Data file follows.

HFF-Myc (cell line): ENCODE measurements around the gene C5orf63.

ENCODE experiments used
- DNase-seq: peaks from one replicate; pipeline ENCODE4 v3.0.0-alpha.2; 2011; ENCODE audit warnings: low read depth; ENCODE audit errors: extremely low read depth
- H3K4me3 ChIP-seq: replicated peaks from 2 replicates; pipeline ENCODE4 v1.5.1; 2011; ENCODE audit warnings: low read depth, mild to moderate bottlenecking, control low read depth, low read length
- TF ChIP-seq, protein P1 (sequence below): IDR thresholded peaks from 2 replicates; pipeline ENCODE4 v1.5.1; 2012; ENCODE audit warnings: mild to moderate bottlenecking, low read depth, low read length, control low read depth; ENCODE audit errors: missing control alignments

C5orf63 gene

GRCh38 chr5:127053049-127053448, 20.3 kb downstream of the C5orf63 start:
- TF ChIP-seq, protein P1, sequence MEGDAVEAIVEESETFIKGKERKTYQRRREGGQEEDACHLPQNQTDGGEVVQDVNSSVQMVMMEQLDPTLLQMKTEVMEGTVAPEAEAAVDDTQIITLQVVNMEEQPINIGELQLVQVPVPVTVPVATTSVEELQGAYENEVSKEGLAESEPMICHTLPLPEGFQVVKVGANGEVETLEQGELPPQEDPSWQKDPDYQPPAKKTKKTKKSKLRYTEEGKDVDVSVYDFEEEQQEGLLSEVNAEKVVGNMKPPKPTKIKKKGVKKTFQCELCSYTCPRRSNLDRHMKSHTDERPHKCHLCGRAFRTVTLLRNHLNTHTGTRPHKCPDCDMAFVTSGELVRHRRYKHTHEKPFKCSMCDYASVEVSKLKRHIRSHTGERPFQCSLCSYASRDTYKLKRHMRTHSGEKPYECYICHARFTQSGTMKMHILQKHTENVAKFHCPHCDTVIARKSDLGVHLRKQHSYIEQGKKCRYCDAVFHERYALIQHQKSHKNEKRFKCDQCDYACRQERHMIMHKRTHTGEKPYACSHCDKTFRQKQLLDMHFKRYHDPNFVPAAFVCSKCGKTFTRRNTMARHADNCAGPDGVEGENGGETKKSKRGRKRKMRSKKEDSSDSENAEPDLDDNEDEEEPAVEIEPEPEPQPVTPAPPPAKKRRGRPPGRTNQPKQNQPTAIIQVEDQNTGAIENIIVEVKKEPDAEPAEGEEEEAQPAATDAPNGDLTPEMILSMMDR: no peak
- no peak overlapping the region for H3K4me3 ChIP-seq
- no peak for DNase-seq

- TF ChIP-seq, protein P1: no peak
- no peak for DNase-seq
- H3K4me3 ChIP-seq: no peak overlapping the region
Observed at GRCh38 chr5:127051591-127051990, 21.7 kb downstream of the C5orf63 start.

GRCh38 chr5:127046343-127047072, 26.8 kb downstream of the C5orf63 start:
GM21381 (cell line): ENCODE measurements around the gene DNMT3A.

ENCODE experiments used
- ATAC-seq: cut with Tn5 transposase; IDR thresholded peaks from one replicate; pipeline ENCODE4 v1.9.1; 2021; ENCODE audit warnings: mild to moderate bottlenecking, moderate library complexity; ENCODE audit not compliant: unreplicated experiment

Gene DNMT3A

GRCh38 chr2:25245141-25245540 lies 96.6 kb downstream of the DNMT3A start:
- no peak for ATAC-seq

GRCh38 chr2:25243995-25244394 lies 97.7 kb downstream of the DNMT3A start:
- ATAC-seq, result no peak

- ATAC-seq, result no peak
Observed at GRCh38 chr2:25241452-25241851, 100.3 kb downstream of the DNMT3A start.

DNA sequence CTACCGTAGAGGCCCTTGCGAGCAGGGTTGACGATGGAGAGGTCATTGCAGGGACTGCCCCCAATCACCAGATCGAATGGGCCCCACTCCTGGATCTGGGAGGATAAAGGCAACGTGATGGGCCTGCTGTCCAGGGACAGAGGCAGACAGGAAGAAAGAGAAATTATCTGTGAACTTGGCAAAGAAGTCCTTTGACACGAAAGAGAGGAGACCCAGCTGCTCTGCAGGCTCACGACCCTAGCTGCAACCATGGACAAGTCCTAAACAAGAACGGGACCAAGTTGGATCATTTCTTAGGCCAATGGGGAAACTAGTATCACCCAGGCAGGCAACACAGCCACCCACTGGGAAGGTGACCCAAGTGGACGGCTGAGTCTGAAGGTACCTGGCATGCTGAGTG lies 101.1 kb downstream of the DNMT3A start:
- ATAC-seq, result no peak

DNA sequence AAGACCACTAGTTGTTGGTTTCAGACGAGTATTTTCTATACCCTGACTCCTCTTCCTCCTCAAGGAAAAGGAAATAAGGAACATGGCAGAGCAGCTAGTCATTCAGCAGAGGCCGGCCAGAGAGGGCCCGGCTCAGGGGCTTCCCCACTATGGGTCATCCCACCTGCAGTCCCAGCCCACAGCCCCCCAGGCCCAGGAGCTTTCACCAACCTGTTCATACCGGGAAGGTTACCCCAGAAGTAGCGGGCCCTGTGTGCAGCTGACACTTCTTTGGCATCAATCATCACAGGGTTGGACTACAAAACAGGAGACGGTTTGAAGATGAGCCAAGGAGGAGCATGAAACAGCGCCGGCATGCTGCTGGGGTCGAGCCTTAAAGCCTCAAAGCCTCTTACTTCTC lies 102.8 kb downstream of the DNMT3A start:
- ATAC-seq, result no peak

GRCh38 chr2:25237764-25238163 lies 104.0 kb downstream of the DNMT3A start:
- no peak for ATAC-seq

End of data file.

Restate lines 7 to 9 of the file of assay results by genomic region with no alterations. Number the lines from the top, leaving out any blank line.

GRCh38 chr5:127053049-127053448, 20.3 kb downstream of the C5orf63 start:
- TF ChIP-seq, protein P1, sequence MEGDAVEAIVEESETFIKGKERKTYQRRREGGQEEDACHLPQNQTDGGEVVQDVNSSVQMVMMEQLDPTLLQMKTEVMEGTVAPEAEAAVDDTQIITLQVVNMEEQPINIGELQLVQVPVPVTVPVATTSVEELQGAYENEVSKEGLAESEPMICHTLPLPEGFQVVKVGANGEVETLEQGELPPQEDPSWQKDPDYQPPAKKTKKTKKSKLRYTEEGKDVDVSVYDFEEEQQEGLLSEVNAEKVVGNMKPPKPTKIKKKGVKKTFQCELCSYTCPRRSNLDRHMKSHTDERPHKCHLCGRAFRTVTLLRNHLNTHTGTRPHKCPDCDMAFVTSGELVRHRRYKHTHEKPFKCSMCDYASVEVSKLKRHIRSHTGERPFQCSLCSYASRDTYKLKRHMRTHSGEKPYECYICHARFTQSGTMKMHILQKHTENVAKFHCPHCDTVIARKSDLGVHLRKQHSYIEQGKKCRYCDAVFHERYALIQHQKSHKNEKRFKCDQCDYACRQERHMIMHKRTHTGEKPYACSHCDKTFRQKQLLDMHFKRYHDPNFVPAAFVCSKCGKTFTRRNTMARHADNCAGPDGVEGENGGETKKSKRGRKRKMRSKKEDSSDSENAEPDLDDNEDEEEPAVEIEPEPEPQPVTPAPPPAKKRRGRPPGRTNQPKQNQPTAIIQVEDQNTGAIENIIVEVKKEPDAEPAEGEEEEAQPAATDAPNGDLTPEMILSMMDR: no peak
- no peak overlapping the region for H3K4me3 ChIP-seq